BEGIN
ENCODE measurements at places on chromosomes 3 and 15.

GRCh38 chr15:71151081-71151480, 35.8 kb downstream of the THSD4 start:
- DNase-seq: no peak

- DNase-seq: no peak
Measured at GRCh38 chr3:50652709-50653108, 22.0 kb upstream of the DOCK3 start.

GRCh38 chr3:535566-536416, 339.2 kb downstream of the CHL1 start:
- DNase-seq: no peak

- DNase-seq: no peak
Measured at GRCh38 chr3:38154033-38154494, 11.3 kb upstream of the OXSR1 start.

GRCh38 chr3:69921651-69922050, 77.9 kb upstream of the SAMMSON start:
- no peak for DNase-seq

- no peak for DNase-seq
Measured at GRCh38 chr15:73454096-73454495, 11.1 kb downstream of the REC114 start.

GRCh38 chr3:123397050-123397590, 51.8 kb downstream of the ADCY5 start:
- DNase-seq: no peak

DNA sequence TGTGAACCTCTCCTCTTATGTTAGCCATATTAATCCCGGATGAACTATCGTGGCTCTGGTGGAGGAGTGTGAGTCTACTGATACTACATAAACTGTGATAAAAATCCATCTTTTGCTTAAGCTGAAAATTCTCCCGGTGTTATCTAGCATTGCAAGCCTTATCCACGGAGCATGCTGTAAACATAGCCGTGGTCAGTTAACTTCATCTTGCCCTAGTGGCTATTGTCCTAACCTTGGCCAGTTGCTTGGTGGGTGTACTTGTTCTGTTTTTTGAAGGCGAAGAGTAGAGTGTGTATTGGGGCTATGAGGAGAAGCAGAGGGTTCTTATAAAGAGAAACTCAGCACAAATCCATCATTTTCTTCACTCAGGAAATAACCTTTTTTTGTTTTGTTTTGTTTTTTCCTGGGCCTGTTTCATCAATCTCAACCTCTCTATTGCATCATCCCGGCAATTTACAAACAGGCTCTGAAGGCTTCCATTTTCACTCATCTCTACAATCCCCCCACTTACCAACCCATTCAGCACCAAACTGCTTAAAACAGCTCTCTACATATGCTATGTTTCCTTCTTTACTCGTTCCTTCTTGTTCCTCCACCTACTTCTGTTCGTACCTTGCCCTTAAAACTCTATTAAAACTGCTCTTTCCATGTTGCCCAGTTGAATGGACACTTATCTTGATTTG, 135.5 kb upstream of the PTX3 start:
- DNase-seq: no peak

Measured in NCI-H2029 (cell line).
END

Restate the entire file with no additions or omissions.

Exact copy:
ENCODE measurements at places on chromosomes 3 and 15.

GRCh38 chr15:71151081-71151480, 35.8 kb downstream of the THSD4 start:
- DNase-seq: no peak

- DNase-seq: no peak
Measured at GRCh38 chr3:50652709-50653108, 22.0 kb upstream of the DOCK3 start.

GRCh38 chr3:535566-536416, 339.2 kb downstream of the CHL1 start:
- DNase-seq: no peak

- DNase-seq: no peak
Measured at GRCh38 chr3:38154033-38154494, 11.3 kb upstream of the OXSR1 start.

GRCh38 chr3:69921651-69922050, 77.9 kb upstream of the SAMMSON start:
- no peak for DNase-seq

- no peak for DNase-seq
Measured at GRCh38 chr15:73454096-73454495, 11.1 kb downstream of the REC114 start.

GRCh38 chr3:123397050-123397590, 51.8 kb downstream of the ADCY5 start:
- DNase-seq: no peak

DNA sequence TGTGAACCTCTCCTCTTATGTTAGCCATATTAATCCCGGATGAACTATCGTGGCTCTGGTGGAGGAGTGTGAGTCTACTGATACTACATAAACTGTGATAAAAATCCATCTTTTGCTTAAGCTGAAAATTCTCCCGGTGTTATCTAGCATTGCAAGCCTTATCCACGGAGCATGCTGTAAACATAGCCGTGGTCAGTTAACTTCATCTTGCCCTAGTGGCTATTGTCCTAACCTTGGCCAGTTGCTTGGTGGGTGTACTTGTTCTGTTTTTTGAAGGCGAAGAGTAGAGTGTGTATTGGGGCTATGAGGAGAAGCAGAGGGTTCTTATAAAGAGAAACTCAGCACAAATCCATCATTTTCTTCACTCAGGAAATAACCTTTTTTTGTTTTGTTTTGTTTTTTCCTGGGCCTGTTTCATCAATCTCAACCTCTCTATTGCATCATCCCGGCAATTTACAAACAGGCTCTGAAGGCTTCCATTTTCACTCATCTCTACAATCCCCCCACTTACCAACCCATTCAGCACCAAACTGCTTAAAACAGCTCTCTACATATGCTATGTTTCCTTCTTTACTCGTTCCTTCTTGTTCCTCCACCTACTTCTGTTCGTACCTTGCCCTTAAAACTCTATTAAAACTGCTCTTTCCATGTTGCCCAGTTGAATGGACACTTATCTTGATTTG, 135.5 kb upstream of the PTX3 start:
- DNase-seq: no peak

Measured in NCI-H2029 (cell line).